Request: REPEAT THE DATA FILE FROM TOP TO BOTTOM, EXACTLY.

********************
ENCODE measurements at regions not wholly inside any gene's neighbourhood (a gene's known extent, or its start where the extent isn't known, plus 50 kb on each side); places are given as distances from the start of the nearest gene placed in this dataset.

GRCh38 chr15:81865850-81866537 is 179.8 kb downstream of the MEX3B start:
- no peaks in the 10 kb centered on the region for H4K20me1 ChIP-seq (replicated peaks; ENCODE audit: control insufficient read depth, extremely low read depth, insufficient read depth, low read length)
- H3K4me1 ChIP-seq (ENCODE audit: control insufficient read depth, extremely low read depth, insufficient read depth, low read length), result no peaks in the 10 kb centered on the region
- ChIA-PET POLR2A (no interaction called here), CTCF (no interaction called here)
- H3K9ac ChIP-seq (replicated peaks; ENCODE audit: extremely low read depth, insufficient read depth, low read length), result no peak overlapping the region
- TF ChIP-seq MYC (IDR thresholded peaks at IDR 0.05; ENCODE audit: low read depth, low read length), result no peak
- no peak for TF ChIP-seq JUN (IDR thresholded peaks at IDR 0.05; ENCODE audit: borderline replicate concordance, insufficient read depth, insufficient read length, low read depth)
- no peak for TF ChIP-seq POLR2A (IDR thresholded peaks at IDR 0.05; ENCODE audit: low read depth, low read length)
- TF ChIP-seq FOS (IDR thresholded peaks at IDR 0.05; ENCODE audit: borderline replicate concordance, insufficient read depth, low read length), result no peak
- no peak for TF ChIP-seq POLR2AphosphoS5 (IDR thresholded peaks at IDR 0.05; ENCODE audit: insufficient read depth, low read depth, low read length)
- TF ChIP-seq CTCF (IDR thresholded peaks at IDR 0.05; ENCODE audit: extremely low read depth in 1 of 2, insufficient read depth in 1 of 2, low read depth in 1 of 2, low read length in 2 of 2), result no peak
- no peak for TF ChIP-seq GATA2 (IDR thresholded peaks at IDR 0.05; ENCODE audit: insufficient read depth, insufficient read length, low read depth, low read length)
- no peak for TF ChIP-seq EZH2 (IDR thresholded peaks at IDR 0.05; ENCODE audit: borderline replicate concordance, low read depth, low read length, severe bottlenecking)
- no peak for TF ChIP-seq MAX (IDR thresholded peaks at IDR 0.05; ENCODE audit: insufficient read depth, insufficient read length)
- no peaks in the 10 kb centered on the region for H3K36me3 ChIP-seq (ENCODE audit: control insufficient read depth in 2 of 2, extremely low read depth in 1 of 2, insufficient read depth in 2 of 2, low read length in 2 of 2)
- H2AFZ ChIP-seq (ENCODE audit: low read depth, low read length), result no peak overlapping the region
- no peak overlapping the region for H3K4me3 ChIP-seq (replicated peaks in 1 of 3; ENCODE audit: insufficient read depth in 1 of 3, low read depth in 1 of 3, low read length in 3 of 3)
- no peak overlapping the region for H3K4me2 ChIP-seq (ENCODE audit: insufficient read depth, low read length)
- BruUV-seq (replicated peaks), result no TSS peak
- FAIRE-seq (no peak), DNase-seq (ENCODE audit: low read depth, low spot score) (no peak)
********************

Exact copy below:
ENCODE measurements at regions not wholly inside any gene's neighbourhood (a gene's known extent, or its start where the extent isn't known, plus 50 kb on each side); places are given as distances from the start of the nearest gene placed in this dataset.

GRCh38 chr15:81865850-81866537 is 179.8 kb downstream of the MEX3B start:
- no peaks in the 10 kb centered on the region for H4K20me1 ChIP-seq (replicated peaks; ENCODE audit: control insufficient read depth, extremely low read depth, insufficient read depth, low read length)
- H3K4me1 ChIP-seq (ENCODE audit: control insufficient read depth, extremely low read depth, insufficient read depth, low read length), result no peaks in the 10 kb centered on the region
- ChIA-PET POLR2A (no interaction called here), CTCF (no interaction called here)
- H3K9ac ChIP-seq (replicated peaks; ENCODE audit: extremely low read depth, insufficient read depth, low read length), result no peak overlapping the region
- TF ChIP-seq MYC (IDR thresholded peaks at IDR 0.05; ENCODE audit: low read depth, low read length), result no peak
- no peak for TF ChIP-seq JUN (IDR thresholded peaks at IDR 0.05; ENCODE audit: borderline replicate concordance, insufficient read depth, insufficient read length, low read depth)
- no peak for TF ChIP-seq POLR2A (IDR thresholded peaks at IDR 0.05; ENCODE audit: low read depth, low read length)
- TF ChIP-seq FOS (IDR thresholded peaks at IDR 0.05; ENCODE audit: borderline replicate concordance, insufficient read depth, low read length), result no peak
- no peak for TF ChIP-seq POLR2AphosphoS5 (IDR thresholded peaks at IDR 0.05; ENCODE audit: insufficient read depth, low read depth, low read length)
- TF ChIP-seq CTCF (IDR thresholded peaks at IDR 0.05; ENCODE audit: extremely low read depth in 1 of 2, insufficient read depth in 1 of 2, low read depth in 1 of 2, low read length in 2 of 2), result no peak
- no peak for TF ChIP-seq GATA2 (IDR thresholded peaks at IDR 0.05; ENCODE audit: insufficient read depth, insufficient read length, low read depth, low read length)
- no peak for TF ChIP-seq EZH2 (IDR thresholded peaks at IDR 0.05; ENCODE audit: borderline replicate concordance, low read depth, low read length, severe bottlenecking)
- no peak for TF ChIP-seq MAX (IDR thresholded peaks at IDR 0.05; ENCODE audit: insufficient read depth, insufficient read length)
- no peaks in the 10 kb centered on the region for H3K36me3 ChIP-seq (ENCODE audit: control insufficient read depth in 2 of 2, extremely low read depth in 1 of 2, insufficient read depth in 2 of 2, low read length in 2 of 2)
- H2AFZ ChIP-seq (ENCODE audit: low read depth, low read length), result no peak overlapping the region
- no peak overlapping the region for H3K4me3 ChIP-seq (replicated peaks in 1 of 3; ENCODE audit: insufficient read depth in 1 of 3, low read depth in 1 of 3, low read length in 3 of 3)
- no peak overlapping the region for H3K4me2 ChIP-seq (ENCODE audit: insufficient read depth, low read length)
- BruUV-seq (replicated peaks), result no TSS peak
- FAIRE-seq (no peak), DNase-seq (ENCODE audit: low read depth, low spot score) (no peak)